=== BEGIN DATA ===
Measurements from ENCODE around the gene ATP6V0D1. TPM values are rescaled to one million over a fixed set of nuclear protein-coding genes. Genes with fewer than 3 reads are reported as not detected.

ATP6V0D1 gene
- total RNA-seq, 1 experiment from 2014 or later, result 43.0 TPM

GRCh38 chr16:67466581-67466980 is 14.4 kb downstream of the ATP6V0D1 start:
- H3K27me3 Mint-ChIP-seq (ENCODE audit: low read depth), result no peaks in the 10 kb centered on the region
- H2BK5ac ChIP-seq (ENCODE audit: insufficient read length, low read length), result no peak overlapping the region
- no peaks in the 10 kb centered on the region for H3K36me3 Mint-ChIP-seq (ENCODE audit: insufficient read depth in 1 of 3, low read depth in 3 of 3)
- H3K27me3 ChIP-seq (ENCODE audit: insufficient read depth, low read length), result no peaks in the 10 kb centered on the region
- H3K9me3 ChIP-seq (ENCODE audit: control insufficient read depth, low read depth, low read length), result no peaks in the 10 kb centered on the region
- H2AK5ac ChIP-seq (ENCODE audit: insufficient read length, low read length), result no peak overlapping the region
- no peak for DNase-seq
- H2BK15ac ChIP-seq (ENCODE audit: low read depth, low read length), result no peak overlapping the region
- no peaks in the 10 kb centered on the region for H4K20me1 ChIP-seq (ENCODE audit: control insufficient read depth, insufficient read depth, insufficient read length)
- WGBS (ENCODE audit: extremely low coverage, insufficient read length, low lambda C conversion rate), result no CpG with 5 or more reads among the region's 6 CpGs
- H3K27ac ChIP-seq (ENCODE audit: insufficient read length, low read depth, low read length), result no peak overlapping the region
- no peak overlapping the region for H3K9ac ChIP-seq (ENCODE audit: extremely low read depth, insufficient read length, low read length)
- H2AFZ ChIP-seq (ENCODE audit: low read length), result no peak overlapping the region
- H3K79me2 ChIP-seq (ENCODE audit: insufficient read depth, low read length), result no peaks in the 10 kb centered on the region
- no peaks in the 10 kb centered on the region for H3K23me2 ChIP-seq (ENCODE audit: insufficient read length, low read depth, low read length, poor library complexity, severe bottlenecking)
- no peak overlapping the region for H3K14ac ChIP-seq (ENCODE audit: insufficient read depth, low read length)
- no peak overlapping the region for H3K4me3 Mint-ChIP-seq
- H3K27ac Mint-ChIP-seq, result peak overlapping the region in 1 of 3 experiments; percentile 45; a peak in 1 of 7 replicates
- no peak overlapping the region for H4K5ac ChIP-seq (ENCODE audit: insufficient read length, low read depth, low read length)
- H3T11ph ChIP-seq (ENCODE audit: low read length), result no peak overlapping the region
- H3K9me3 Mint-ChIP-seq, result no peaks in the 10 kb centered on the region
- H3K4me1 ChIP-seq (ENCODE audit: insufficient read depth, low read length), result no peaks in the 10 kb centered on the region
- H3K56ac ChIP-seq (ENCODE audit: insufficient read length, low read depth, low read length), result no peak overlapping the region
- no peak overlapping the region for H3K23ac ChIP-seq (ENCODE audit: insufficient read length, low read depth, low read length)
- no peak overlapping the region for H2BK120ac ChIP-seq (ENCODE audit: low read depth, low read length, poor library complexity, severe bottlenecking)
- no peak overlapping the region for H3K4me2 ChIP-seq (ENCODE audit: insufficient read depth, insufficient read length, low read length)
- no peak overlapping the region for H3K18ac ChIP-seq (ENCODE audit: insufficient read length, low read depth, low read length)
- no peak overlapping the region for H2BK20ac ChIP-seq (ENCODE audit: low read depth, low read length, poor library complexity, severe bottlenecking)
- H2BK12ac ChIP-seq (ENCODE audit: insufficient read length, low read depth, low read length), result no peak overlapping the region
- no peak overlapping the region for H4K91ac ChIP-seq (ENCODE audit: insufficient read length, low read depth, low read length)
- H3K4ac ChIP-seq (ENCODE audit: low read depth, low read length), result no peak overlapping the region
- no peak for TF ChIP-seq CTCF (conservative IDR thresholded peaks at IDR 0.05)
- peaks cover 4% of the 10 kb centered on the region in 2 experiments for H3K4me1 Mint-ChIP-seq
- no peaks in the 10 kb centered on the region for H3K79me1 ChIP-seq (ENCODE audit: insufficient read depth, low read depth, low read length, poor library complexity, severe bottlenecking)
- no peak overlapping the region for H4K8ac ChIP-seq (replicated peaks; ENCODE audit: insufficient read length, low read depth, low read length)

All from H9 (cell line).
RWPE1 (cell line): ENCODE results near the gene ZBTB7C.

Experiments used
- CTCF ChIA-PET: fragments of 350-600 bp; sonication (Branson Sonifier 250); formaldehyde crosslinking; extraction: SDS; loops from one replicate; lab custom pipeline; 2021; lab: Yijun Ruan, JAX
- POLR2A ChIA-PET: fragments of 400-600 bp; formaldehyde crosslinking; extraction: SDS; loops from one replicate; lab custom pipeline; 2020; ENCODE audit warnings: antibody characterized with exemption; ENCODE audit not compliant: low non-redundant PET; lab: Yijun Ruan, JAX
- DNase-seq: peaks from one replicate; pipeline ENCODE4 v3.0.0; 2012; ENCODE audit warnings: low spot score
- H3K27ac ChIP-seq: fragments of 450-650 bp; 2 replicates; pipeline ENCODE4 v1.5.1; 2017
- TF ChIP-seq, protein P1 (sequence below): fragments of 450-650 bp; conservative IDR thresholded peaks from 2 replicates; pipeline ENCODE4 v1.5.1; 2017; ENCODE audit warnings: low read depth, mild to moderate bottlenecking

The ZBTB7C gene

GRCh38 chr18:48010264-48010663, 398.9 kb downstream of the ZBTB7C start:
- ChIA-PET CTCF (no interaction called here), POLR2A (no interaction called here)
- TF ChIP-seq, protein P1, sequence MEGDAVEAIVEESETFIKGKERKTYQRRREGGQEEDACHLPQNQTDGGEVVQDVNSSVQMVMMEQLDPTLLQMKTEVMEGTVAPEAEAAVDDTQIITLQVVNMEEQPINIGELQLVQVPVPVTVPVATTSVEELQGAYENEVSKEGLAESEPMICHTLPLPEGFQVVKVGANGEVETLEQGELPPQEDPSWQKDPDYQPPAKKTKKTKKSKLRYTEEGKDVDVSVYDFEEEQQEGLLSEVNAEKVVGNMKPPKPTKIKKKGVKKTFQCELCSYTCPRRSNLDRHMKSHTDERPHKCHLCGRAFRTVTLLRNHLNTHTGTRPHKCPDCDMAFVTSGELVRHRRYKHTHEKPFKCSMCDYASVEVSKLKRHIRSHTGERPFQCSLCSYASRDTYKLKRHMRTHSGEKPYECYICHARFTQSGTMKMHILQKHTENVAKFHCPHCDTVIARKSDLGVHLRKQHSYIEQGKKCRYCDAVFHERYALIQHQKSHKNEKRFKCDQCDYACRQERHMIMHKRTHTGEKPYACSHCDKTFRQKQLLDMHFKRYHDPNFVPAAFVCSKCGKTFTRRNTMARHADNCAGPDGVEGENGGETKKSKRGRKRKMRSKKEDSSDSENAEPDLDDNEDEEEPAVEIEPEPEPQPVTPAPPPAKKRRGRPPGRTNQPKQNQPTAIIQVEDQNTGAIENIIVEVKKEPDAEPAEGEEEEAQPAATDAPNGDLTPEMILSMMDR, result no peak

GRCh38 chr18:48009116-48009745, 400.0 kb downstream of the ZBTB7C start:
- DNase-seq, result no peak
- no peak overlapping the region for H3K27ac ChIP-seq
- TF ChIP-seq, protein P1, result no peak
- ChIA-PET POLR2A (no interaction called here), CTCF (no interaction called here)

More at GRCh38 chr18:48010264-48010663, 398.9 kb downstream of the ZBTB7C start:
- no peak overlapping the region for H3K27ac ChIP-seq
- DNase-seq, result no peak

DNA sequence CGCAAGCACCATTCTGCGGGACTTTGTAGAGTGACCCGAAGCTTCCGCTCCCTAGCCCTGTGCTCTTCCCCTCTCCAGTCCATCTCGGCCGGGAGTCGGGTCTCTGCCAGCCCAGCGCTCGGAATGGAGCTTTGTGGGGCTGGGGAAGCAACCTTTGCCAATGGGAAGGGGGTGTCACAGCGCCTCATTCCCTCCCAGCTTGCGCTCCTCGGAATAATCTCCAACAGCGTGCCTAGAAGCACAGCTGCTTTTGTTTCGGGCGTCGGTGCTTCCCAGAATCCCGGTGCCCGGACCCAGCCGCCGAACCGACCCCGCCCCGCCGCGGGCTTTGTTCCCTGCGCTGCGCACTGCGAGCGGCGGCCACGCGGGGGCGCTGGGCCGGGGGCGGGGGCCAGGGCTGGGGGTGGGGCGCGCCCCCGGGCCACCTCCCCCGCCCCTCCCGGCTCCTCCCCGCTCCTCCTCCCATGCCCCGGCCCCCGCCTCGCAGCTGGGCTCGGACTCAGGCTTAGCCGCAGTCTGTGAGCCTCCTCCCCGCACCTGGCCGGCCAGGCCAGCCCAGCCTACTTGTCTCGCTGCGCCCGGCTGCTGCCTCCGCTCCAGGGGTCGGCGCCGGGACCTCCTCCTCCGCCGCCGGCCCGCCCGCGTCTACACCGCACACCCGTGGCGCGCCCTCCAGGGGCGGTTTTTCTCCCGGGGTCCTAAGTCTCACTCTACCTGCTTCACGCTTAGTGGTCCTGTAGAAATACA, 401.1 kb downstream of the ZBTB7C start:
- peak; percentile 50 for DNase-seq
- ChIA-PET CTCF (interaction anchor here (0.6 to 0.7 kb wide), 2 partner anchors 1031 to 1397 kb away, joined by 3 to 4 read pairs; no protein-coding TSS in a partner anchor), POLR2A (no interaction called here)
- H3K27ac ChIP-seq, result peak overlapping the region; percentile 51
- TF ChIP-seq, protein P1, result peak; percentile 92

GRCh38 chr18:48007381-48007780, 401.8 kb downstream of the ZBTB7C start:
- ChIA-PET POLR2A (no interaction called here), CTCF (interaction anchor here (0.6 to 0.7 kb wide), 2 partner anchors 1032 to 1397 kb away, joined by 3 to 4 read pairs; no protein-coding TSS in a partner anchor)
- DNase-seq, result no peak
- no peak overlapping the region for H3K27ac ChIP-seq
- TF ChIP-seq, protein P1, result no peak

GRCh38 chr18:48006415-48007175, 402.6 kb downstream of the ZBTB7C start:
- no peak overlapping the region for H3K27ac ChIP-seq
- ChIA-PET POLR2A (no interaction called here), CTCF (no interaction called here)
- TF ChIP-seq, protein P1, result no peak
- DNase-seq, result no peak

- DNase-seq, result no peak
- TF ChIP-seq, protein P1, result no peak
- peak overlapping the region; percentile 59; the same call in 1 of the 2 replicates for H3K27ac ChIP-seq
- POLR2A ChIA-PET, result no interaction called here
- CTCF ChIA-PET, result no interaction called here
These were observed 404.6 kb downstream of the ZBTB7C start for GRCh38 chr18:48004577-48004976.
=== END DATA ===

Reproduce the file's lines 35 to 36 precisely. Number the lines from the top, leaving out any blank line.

- H3K4ac ChIP-seq (ENCODE audit: low read depth, low read length), result no peak overlapping the region
- no peak for TF ChIP-seq CTCF (conservative IDR thresholded peaks at IDR 0.05)